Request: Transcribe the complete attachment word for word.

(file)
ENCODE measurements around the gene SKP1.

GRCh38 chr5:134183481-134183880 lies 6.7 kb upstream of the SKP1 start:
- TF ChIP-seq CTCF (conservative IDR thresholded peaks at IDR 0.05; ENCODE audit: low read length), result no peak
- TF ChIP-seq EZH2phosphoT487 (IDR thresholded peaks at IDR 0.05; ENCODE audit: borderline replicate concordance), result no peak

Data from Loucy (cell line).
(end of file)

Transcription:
ENCODE measurements around the gene SKP1.

GRCh38 chr5:134183481-134183880 lies 6.7 kb upstream of the SKP1 start:
- TF ChIP-seq CTCF (conservative IDR thresholded peaks at IDR 0.05; ENCODE audit: low read length), result no peak
- TF ChIP-seq EZH2phosphoT487 (IDR thresholded peaks at IDR 0.05; ENCODE audit: borderline replicate concordance), result no peak

Data from Loucy (cell line).